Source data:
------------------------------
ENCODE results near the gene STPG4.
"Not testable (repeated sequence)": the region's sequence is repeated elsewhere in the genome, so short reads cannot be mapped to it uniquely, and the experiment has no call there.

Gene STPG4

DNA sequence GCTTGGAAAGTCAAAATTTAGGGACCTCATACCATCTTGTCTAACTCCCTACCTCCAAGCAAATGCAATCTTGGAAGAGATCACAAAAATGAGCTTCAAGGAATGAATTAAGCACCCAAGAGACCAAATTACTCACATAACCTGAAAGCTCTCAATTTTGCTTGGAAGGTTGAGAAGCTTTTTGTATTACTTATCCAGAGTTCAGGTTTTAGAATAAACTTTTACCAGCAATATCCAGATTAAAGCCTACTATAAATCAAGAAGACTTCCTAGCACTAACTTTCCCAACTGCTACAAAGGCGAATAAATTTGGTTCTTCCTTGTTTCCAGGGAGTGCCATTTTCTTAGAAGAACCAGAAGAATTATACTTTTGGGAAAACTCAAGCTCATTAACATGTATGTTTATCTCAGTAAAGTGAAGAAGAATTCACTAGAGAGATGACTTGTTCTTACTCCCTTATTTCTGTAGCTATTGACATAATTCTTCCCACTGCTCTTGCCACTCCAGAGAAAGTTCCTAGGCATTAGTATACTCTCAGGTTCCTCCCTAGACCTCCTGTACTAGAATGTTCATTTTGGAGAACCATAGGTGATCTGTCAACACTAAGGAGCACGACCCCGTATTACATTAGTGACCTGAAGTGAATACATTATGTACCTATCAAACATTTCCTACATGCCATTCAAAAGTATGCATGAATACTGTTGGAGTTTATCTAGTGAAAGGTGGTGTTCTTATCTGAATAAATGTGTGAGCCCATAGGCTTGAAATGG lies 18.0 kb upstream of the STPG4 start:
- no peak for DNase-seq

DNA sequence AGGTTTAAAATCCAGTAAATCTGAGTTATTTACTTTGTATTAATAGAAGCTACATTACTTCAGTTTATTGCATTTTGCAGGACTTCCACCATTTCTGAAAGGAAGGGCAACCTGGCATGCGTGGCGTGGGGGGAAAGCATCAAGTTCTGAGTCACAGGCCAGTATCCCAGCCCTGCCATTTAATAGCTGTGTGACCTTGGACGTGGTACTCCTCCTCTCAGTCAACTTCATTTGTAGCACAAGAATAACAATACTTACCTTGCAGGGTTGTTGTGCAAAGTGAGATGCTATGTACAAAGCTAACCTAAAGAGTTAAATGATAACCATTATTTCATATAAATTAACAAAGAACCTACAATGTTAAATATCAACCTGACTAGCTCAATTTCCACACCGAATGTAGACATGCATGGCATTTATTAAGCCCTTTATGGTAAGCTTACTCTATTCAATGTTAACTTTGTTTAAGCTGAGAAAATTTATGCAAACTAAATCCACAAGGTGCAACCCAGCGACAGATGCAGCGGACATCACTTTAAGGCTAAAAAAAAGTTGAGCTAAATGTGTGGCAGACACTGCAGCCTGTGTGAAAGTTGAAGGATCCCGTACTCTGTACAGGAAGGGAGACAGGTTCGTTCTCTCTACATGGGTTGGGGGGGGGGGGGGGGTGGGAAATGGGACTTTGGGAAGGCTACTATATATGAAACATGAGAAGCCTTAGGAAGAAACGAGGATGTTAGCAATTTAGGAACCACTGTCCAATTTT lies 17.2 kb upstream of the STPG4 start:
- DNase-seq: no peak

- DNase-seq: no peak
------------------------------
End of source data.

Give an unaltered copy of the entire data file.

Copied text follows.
ENCODE results near the gene STPG4.
"Not testable (repeated sequence)": the region's sequence is repeated elsewhere in the genome, so short reads cannot be mapped to it uniquely, and the experiment has no call there.

Gene STPG4

DNA sequence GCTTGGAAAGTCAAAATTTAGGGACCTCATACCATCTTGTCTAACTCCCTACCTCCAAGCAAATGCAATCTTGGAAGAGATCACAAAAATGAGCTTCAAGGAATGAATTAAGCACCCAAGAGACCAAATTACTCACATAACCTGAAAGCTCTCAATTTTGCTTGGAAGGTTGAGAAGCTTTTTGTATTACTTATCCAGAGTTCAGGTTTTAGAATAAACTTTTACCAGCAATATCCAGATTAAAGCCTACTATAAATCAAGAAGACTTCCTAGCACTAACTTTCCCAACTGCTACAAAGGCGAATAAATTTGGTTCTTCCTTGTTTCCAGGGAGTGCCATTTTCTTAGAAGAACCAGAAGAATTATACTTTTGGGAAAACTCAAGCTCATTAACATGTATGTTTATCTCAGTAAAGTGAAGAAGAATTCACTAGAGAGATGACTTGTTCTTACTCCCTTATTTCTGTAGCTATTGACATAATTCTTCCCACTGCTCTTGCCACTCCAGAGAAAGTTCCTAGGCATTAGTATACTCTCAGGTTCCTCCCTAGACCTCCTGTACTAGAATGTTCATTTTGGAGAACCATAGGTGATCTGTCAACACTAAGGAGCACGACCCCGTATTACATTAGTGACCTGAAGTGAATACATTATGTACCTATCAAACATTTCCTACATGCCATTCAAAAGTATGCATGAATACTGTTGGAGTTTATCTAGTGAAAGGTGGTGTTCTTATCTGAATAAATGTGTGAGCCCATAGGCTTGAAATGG lies 18.0 kb upstream of the STPG4 start:
- no peak for DNase-seq

DNA sequence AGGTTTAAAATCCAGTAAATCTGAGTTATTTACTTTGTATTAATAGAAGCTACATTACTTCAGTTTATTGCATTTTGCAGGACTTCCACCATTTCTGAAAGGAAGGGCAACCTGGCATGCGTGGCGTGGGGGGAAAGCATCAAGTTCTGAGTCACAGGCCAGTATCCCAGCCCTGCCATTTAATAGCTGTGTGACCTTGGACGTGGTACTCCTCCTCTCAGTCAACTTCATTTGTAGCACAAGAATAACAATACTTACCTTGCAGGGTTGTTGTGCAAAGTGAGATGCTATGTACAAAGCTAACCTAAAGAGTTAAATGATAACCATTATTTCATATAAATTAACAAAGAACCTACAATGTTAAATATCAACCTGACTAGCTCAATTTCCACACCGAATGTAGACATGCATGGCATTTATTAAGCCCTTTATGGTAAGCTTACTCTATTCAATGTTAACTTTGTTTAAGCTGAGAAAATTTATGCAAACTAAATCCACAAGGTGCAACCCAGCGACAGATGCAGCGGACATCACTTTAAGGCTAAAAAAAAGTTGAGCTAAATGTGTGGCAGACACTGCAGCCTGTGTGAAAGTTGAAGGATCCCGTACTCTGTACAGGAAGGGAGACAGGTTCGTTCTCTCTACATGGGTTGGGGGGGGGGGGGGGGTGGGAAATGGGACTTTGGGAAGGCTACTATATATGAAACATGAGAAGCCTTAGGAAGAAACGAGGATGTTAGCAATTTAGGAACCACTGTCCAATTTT lies 17.2 kb upstream of the STPG4 start:
- DNase-seq: no peak

- DNase-seq: no peak